It’s no 110 mph, but Roadrunners agree: reserve forward Kelly Klima’s slapshot a rocket
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Tucson Roadrunners

It’s no 110 mph, but Roadrunners agree: reserve forward Kelly Klima’s slapshot a rocket

Kelly Klima, being restrained on the right, may have the hardest shot on the team, although he hasn’t been clocked in five years. “It’s a bomb,” said teammate Kyle Capobianco.

Kelly Klima may not be in the lineup every night for the Tucson Roadrunners, but the American Hockey League’s Pacific Division contenders know they have a secret weapon in their pocket when they need a little extra firepower.

That weapon is Klima’s blistering slapshot — noted by a number of his Tucson teammates as possibly the hardest among the players on this year’s roster.

“Oh, Kelly Klima… Oh yeah. That’s it. That shot,” Tucson forward Michael Bunting said — the lightbulb going off in his own head and that of teammate Kyle Capobianco, among others, when asked who can ratchet it up on this year’s Tucson club. “It can get a little high, but it’s a bomb.”

Klima, who has split time with the ECHL’s Rapid City Rush and the Roadrunners this year, is finding that when he is in Tucson’s lineup, it’s been in opportune spots. His last two outings — Jan. 25 against the Bakersfield Condors and Jan. 31 against the Colorado Eagles, both at Tucson Arena — Klima drew in to the top-line right wing spot, alongside Roadrunners’ leading scorer Brayden Burke at left wing, and alternate captain Andy Miele in the middle. He found ways to contribute in both outings, blasting a crossbar-clanging marker against the Condors and managing to get under the skin of his Colorado opponents a week later.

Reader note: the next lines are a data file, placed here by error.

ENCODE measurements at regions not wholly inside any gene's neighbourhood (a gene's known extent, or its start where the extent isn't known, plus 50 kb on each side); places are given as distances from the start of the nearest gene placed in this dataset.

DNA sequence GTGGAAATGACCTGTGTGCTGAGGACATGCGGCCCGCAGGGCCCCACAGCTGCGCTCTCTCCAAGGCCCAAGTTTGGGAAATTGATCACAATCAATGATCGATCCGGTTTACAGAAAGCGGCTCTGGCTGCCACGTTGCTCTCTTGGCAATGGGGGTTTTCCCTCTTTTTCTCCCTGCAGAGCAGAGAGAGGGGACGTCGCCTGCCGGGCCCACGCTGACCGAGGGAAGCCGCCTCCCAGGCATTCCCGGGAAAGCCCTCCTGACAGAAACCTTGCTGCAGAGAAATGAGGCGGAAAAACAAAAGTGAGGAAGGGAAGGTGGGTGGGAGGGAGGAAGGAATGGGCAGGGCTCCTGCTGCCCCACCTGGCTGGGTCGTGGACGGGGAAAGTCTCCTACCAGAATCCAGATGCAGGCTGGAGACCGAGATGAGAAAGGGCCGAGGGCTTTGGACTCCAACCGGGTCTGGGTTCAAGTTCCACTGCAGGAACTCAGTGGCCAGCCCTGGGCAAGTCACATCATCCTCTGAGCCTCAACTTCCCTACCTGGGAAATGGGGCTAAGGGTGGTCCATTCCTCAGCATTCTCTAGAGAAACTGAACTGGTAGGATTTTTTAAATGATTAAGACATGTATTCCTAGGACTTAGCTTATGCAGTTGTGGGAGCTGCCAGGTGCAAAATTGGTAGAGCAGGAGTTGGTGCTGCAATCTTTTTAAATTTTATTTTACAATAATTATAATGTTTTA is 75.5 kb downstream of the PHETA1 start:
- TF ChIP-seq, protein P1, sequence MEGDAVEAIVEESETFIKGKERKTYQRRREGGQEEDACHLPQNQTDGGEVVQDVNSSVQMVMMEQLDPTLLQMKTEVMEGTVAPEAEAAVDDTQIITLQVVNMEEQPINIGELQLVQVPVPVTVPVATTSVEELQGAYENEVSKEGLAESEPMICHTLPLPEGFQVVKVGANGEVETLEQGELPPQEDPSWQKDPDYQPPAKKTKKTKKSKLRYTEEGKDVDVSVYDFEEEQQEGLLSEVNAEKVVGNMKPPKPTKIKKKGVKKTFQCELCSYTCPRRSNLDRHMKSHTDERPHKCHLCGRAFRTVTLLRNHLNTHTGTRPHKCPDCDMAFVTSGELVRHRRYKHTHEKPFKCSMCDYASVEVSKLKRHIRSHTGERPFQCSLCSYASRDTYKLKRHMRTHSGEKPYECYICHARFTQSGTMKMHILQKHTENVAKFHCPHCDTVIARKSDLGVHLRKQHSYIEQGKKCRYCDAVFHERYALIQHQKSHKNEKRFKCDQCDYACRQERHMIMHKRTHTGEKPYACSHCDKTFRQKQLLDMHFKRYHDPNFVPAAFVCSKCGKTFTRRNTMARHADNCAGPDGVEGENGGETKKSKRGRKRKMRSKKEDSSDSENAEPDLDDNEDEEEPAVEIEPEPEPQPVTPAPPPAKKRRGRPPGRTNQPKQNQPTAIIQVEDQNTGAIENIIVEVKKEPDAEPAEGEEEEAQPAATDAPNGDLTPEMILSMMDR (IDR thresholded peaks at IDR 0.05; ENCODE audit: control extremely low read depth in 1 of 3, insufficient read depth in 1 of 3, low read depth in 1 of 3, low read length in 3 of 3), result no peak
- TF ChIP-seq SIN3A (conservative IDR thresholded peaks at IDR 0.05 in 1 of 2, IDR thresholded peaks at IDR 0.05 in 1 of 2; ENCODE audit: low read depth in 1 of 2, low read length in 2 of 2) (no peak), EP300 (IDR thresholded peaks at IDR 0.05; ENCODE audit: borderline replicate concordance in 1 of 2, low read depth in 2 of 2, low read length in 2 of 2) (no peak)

Klima has five goals in 17 games played for Tucson this season, and four in three games for Rapid City, including one outing with a hat trick. The Roadrunners (28-13-1-1) play Friday night at the San Diego Gulls (20-16-4-2).

“There’s a lot of guys who can shoot the puck on our team,” said Klima, who said he was last clocked about five years ago – topping 96 miles per hour on the radar gun when he was 17. “For them to say that, that’s an honor.”

The hardest shot in the league — and, for that matter, ever recorded in an official capacity at either the NHL or AHL level — came just two weeks ago. Martin Frk of the Ontario Reign hit 109.2 miles per hour during the skills competition portion of the AHL All-Star Classic, an event held on the Reign’s home ice in Ontario, California.

While Klima cited Jordan Gross and Robbie Russo, both defensemen, as sporting lasers themselves among his Tucson teammates, he thinks forward Lane Pederson’s shot has some zip behind it, too.

For a long time, defensemen were thought to be hockey’s prototypical hard shooters. Frk surpassed Boston Bruins’ blueliner Zdeno Chara’s record set of 108.8 mph set at the 2012 NHL All-Star Skills competition. Montreal Canadiens defenseman topped 106 mph on three occasions. Historically, names like Al MacInnis and Al Iafrate, both defensemen as well, combined for 10 hardest shot crowns at the NHL level.

But Klima said it’s not unusual these days to see forwards in the mix. He’s a winger, as is Frk, who said during an on-ice TV interview after setting the mark in Ontario that he breaks upward of 40 sticks a season.

“I think it’s very normal for a forward to shoot like that. Our job is to score, right?,” Klima said, adding that he tends to go through “maybe 15” broken sticks each campaign. “Especially with the technology in the sticks … And there’s so much talent. Guys like (Alexander) Ovechkin, (Steven) Stamkos. There’s so many more guys that can shoot hard (today).”

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